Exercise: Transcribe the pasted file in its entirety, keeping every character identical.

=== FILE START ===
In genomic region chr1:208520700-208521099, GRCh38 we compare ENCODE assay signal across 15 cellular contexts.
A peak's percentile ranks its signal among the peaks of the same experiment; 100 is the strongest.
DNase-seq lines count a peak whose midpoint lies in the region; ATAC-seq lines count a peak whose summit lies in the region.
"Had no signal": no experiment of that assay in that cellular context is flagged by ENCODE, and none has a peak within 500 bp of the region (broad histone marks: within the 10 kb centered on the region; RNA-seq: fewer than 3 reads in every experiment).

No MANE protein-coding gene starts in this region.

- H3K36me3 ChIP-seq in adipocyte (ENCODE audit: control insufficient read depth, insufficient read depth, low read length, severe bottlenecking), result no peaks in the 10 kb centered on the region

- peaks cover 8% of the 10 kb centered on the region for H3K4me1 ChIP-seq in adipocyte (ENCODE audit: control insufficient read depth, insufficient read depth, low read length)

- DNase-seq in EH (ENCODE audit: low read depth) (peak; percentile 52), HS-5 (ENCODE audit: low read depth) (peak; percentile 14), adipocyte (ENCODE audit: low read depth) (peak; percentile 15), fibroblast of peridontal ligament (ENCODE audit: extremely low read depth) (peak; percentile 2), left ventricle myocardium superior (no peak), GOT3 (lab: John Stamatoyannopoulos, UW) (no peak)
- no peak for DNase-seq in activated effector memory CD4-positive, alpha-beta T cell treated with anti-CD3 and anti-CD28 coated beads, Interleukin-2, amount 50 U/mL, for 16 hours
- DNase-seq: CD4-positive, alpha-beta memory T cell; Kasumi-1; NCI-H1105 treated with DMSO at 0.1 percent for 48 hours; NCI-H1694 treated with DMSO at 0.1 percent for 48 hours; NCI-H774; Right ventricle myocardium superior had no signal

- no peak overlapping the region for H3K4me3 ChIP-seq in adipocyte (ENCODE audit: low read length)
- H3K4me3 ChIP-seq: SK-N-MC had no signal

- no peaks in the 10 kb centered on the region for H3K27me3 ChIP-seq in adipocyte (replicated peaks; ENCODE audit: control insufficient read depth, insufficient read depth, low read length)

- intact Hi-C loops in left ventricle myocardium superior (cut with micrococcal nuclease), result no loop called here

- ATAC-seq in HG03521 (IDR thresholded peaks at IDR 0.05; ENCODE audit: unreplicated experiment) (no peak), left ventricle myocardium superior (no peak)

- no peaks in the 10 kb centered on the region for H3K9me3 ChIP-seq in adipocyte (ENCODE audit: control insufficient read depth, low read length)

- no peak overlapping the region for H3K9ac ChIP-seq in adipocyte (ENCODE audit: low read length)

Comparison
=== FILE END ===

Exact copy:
In genomic region chr1:208520700-208521099, GRCh38 we compare ENCODE assay signal across 15 cellular contexts.
A peak's percentile ranks its signal among the peaks of the same experiment; 100 is the strongest.
DNase-seq lines count a peak whose midpoint lies in the region; ATAC-seq lines count a peak whose summit lies in the region.
"Had no signal": no experiment of that assay in that cellular context is flagged by ENCODE, and none has a peak within 500 bp of the region (broad histone marks: within the 10 kb centered on the region; RNA-seq: fewer than 3 reads in every experiment).

No MANE protein-coding gene starts in this region.

- H3K36me3 ChIP-seq in adipocyte (ENCODE audit: control insufficient read depth, insufficient read depth, low read length, severe bottlenecking), result no peaks in the 10 kb centered on the region

- peaks cover 8% of the 10 kb centered on the region for H3K4me1 ChIP-seq in adipocyte (ENCODE audit: control insufficient read depth, insufficient read depth, low read length)

- DNase-seq in EH (ENCODE audit: low read depth) (peak; percentile 52), HS-5 (ENCODE audit: low read depth) (peak; percentile 14), adipocyte (ENCODE audit: low read depth) (peak; percentile 15), fibroblast of peridontal ligament (ENCODE audit: extremely low read depth) (peak; percentile 2), left ventricle myocardium superior (no peak), GOT3 (lab: John Stamatoyannopoulos, UW) (no peak)
- no peak for DNase-seq in activated effector memory CD4-positive, alpha-beta T cell treated with anti-CD3 and anti-CD28 coated beads, Interleukin-2, amount 50 U/mL, for 16 hours
- DNase-seq: CD4-positive, alpha-beta memory T cell; Kasumi-1; NCI-H1105 treated with DMSO at 0.1 percent for 48 hours; NCI-H1694 treated with DMSO at 0.1 percent for 48 hours; NCI-H774; Right ventricle myocardium superior had no signal

- no peak overlapping the region for H3K4me3 ChIP-seq in adipocyte (ENCODE audit: low read length)
- H3K4me3 ChIP-seq: SK-N-MC had no signal

- no peaks in the 10 kb centered on the region for H3K27me3 ChIP-seq in adipocyte (replicated peaks; ENCODE audit: control insufficient read depth, insufficient read depth, low read length)

- intact Hi-C loops in left ventricle myocardium superior (cut with micrococcal nuclease), result no loop called here

- ATAC-seq in HG03521 (IDR thresholded peaks at IDR 0.05; ENCODE audit: unreplicated experiment) (no peak), left ventricle myocardium superior (no peak)

- no peaks in the 10 kb centered on the region for H3K9me3 ChIP-seq in adipocyte (ENCODE audit: control insufficient read depth, low read length)

- no peak overlapping the region for H3K9ac ChIP-seq in adipocyte (ENCODE audit: low read length)

Comparison